The trigger is not forgotten either, with a single-stage pressure release set at 4lbs 4oz, with the addition of a light 6oz set option when the trigger-blade is pushed forward. I like the easy-access twin magazine recess catches that pop out the polymer-made four-shot double-stacked magazine for easy loading.
Stock-wise you have two choices, walnut as here or carbon fibre, with 1lb difference in overall weight. This walnut version has a very nice figure with a lovely oil finish and fine-cut chequering with that typical Germanic Bavarian-type cheekpiece. The fore-end is slender but the suppressor shroud free-floats it, though I do not like the fixed sling swivels as quick-detach are handier.
The carbon fibre stocked version would be more practical for field use, but the walnut version of the Steyr CL II Breeze on test adds a bit of class to proceedings. The overall handling was impressive while stalking. Choose the correct ammunition for the shorter length barrel and this system is both accurate and efficient with a nice stealthy report, ideal for stalking.
- Accuracy 17/20 Accurate and efficient with the correct load
- Handling 18/20 Fine handling and lightweight aids; a precise shot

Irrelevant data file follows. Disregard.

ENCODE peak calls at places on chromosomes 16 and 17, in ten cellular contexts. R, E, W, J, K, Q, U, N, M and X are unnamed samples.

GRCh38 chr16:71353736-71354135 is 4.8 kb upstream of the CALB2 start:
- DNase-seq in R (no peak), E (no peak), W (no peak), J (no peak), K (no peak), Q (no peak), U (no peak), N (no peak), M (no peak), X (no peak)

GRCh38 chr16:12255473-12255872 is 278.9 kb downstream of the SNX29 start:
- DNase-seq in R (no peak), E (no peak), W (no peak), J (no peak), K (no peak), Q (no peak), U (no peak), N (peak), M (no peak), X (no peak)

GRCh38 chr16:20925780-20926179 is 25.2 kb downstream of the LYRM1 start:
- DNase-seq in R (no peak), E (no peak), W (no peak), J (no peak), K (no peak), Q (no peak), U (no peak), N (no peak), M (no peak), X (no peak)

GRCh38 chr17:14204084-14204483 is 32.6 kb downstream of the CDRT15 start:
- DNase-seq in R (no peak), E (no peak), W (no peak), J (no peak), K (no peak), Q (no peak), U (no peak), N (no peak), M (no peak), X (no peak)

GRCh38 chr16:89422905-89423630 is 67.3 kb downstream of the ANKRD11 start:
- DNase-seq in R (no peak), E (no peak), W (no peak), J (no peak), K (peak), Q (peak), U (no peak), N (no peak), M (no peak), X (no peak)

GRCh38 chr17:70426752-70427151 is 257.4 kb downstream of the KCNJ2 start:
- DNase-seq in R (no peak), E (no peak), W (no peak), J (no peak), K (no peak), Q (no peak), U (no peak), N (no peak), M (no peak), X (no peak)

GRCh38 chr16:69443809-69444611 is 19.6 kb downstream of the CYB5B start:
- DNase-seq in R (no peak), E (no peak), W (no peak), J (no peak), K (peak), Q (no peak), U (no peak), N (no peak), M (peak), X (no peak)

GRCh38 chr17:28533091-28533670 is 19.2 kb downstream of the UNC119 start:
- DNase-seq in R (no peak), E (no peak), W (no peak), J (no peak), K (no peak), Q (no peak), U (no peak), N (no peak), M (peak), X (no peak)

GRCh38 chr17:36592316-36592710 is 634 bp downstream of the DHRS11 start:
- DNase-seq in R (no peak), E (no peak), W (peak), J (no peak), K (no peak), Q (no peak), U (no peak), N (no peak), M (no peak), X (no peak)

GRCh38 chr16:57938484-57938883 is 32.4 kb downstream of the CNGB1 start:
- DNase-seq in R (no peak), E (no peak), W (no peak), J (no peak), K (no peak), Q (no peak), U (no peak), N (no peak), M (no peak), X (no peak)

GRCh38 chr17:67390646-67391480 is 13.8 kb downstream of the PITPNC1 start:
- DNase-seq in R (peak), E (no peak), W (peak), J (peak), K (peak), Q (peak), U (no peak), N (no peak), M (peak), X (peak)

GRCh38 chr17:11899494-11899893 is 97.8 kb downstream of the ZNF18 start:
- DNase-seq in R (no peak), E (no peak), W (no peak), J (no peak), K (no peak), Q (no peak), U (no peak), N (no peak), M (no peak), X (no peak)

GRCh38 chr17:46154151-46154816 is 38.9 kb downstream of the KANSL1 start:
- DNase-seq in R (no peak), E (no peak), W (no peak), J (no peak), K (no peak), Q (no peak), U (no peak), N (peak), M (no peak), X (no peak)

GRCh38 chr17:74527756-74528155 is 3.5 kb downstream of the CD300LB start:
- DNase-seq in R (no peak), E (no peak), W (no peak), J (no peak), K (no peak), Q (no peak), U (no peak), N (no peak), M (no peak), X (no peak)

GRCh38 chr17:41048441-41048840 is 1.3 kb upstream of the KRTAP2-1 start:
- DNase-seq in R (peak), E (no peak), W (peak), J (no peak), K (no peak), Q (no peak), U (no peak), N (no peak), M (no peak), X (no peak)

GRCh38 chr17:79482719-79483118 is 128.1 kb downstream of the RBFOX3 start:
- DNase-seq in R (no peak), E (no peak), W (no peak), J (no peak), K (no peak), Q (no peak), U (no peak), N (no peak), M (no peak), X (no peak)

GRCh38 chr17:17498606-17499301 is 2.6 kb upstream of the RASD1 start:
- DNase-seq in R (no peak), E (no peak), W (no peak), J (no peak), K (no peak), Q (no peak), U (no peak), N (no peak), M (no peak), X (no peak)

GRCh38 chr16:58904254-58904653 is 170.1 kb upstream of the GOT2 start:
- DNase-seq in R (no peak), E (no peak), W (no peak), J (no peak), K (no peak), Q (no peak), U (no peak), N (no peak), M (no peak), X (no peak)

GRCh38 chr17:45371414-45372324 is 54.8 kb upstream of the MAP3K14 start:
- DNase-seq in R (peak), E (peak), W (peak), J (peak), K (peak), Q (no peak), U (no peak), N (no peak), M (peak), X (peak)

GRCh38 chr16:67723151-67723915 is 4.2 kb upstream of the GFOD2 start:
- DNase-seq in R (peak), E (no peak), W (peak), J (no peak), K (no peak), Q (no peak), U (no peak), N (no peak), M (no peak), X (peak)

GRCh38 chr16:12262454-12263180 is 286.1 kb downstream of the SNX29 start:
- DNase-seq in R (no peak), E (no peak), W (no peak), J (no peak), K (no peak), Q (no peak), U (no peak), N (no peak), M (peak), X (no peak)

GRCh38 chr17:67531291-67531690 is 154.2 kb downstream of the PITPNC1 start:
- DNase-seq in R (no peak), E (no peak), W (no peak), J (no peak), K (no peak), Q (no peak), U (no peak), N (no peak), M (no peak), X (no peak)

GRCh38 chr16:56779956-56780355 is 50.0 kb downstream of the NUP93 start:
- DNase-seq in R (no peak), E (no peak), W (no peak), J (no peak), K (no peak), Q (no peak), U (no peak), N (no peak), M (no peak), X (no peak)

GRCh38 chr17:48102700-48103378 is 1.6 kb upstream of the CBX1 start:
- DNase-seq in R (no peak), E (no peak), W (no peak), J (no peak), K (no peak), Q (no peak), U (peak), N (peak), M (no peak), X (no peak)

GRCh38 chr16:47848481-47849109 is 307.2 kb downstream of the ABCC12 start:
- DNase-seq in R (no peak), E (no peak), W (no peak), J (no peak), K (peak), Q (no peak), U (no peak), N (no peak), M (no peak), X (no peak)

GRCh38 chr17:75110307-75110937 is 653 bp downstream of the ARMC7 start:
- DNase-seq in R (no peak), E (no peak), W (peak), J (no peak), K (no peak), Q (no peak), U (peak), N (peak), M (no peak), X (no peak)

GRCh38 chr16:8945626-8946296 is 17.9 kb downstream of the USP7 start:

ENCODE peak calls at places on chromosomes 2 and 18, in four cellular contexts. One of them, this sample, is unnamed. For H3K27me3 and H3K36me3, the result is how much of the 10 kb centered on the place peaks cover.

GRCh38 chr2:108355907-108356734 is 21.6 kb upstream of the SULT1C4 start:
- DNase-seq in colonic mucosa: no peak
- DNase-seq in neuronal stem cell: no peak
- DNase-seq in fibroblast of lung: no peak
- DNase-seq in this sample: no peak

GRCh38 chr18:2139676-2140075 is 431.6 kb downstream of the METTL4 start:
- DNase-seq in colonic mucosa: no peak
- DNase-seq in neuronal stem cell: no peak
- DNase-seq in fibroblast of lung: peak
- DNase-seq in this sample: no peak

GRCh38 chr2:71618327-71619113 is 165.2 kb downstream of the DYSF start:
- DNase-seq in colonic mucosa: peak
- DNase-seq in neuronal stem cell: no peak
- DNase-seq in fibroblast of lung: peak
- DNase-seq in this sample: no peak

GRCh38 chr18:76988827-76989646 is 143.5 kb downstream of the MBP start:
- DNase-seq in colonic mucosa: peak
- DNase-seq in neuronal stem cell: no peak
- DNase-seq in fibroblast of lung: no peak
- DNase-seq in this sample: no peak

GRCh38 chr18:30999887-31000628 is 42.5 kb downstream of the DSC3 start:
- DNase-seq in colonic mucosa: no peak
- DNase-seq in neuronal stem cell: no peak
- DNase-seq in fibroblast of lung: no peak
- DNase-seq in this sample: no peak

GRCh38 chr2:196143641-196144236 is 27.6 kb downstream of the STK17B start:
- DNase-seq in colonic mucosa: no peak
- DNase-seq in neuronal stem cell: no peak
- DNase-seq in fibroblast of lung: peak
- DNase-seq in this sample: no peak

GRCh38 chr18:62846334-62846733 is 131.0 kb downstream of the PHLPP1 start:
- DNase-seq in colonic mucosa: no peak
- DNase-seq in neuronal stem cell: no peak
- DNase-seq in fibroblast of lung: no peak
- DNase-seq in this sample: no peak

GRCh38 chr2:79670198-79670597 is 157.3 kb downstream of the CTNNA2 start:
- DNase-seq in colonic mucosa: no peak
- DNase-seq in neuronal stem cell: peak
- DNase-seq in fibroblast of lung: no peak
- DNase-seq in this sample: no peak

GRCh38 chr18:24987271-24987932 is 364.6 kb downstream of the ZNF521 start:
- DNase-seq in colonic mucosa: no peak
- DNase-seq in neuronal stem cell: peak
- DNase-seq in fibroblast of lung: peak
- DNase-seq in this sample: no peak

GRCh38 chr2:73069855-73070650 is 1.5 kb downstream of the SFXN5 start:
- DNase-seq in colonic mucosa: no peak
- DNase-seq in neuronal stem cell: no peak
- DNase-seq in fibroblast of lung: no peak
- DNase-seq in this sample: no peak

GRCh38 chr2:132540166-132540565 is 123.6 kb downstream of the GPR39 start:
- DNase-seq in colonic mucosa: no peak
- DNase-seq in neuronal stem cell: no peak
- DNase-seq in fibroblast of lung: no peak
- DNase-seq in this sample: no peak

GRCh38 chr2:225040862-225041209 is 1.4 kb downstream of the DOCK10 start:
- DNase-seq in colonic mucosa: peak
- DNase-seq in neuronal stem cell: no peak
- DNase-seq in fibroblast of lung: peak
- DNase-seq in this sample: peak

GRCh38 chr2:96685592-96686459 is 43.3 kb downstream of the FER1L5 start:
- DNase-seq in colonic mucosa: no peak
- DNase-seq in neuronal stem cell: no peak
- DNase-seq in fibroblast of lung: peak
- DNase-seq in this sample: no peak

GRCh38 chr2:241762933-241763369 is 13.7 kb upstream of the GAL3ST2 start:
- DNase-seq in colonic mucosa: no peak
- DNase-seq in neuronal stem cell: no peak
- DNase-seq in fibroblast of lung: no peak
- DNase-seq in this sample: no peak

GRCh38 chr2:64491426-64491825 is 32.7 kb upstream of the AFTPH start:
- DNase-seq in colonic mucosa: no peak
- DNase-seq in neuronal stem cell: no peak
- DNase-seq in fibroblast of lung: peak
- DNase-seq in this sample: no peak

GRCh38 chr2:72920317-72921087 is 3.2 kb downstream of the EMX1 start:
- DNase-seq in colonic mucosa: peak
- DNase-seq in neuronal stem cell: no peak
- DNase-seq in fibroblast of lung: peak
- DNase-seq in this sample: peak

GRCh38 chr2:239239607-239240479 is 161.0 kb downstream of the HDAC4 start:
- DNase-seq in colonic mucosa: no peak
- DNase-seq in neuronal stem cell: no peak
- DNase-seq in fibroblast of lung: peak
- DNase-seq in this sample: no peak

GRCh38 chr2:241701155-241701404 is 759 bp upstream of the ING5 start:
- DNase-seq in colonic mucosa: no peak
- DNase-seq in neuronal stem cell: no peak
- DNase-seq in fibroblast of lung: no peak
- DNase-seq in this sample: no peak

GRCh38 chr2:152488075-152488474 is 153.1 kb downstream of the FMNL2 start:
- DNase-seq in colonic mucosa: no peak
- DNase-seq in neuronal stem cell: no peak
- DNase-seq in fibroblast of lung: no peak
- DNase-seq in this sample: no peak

- Trigger 18/20 Predictable release and very light set trigger
- Stock 17/20 I like walnut but the carbon fibre version is more practical
- Value 18/20 The rifle is a very nice blend of old and new
- Overall Score 88/100 Accurate with a stealthy report — ideal for stalking
Even with a Kahles scope mounted, the Breeze felt very planted with no muzzle-heavy tendencies that some moderated rifles suffer from. The carbon fibre shroud helped dissipate heat build-up, and in fact the 8in of baffles in front of the muzzle suppressed the blast to normal levels; no gases leaked back on to the barrel.
Accuracy, as with all suppressed units, has to be fine-tuned due to the two-point contact to the barrel that can alter barrel harmonics. The best groups were with the RWS DK 165-gr bullets, with all shots touching but a low 2,300fps for 1,939ft/lb energy. So that short 16in barrel could not quite reach the minimum deer legal velocity of 2,450fps for larger species of deer in Scotland, but reloads solved this. It’s an important point to note, but fine in England and Wales.
The Hornady SST 150-gr shot sub-inch groups at 2,686fps and 2,403ft/lb, while the lead-free Barnes 168-gr just over an inch at 2,460fps and 2,258ft/lb. The lighter Sako 123-gr rounds shot a healthy 2,692fps and 1,980ft/lb at 1.25in at 100 yards. A reload of 46 grains of RL15 powder and a Nosler 150-gr B Tip achieved a healthy 2.782fps and 2,579ft/lb and sub-inch groupings.
I took the Breeze to Surrey where a suppressed rifle certainly helps with low noise intrusion with the neighbours. It was the start of the roebuck season and my son Jake wanted to try the Steyr out, so he nestled into a hedgerow while I stalked the forestry. Half an hour after first light, I heard a low thump. The phone rang, and that RWS DK bullet had just harvested a cracking heavy medal-class buck just starting to fray his territory. Jake said the accompanying doe just stood there bemused, a testament to the silent nature of the Breeze.